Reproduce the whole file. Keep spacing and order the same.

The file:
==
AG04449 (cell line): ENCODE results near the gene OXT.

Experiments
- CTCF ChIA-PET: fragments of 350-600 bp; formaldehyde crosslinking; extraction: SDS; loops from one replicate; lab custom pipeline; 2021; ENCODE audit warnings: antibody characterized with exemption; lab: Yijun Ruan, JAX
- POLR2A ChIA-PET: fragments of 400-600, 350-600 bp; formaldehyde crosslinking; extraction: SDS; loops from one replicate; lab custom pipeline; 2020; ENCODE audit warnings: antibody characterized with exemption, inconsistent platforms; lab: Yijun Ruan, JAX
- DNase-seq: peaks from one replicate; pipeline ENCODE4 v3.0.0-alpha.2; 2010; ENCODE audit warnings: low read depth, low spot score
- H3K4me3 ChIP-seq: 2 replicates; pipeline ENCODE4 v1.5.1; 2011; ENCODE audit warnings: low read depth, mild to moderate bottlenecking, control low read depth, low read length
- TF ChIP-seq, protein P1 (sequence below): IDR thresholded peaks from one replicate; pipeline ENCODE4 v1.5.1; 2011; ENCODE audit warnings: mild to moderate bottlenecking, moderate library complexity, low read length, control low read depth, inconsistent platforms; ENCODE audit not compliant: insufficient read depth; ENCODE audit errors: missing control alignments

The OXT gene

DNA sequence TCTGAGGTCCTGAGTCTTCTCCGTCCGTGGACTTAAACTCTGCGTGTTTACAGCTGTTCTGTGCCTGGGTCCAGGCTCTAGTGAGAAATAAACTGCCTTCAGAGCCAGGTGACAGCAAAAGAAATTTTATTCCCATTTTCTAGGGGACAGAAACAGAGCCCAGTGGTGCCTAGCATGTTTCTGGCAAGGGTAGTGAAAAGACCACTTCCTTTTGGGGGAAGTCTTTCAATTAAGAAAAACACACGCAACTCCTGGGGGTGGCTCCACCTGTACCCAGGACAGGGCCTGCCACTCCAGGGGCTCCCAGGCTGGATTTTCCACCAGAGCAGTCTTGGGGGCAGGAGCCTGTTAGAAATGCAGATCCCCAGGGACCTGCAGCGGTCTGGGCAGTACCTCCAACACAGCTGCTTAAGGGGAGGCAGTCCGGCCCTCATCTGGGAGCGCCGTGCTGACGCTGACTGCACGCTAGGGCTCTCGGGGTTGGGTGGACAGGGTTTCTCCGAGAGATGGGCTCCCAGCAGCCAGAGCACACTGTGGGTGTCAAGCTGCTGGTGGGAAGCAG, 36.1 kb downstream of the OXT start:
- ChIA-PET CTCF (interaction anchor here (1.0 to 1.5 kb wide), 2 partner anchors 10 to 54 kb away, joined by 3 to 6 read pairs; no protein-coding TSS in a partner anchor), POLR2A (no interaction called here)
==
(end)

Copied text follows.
AG04449 (cell line): ENCODE results near the gene OXT.

Experiments
- CTCF ChIA-PET: fragments of 350-600 bp; formaldehyde crosslinking; extraction: SDS; loops from one replicate; lab custom pipeline; 2021; ENCODE audit warnings: antibody characterized with exemption; lab: Yijun Ruan, JAX
- POLR2A ChIA-PET: fragments of 400-600, 350-600 bp; formaldehyde crosslinking; extraction: SDS; loops from one replicate; lab custom pipeline; 2020; ENCODE audit warnings: antibody characterized with exemption, inconsistent platforms; lab: Yijun Ruan, JAX
- DNase-seq: peaks from one replicate; pipeline ENCODE4 v3.0.0-alpha.2; 2010; ENCODE audit warnings: low read depth, low spot score
- H3K4me3 ChIP-seq: 2 replicates; pipeline ENCODE4 v1.5.1; 2011; ENCODE audit warnings: low read depth, mild to moderate bottlenecking, control low read depth, low read length
- TF ChIP-seq, protein P1 (sequence below): IDR thresholded peaks from one replicate; pipeline ENCODE4 v1.5.1; 2011; ENCODE audit warnings: mild to moderate bottlenecking, moderate library complexity, low read length, control low read depth, inconsistent platforms; ENCODE audit not compliant: insufficient read depth; ENCODE audit errors: missing control alignments

The OXT gene

DNA sequence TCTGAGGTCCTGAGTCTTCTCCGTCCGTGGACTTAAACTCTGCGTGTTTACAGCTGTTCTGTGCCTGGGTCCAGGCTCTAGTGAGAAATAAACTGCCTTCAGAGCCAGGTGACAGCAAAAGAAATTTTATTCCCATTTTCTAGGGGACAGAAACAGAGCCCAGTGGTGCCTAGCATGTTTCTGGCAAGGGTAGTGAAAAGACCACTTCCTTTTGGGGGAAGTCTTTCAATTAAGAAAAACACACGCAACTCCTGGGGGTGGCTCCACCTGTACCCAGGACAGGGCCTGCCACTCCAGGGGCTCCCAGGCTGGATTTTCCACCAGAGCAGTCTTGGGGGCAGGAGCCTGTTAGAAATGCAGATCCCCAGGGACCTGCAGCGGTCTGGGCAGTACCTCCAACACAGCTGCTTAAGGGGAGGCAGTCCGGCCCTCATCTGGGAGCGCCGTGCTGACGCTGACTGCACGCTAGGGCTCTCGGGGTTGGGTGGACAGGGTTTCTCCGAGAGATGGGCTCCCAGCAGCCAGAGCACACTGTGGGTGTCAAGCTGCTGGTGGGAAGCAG, 36.1 kb downstream of the OXT start:
- ChIA-PET CTCF (interaction anchor here (1.0 to 1.5 kb wide), 2 partner anchors 10 to 54 kb away, joined by 3 to 6 read pairs; no protein-coding TSS in a partner anchor), POLR2A (no interaction called here)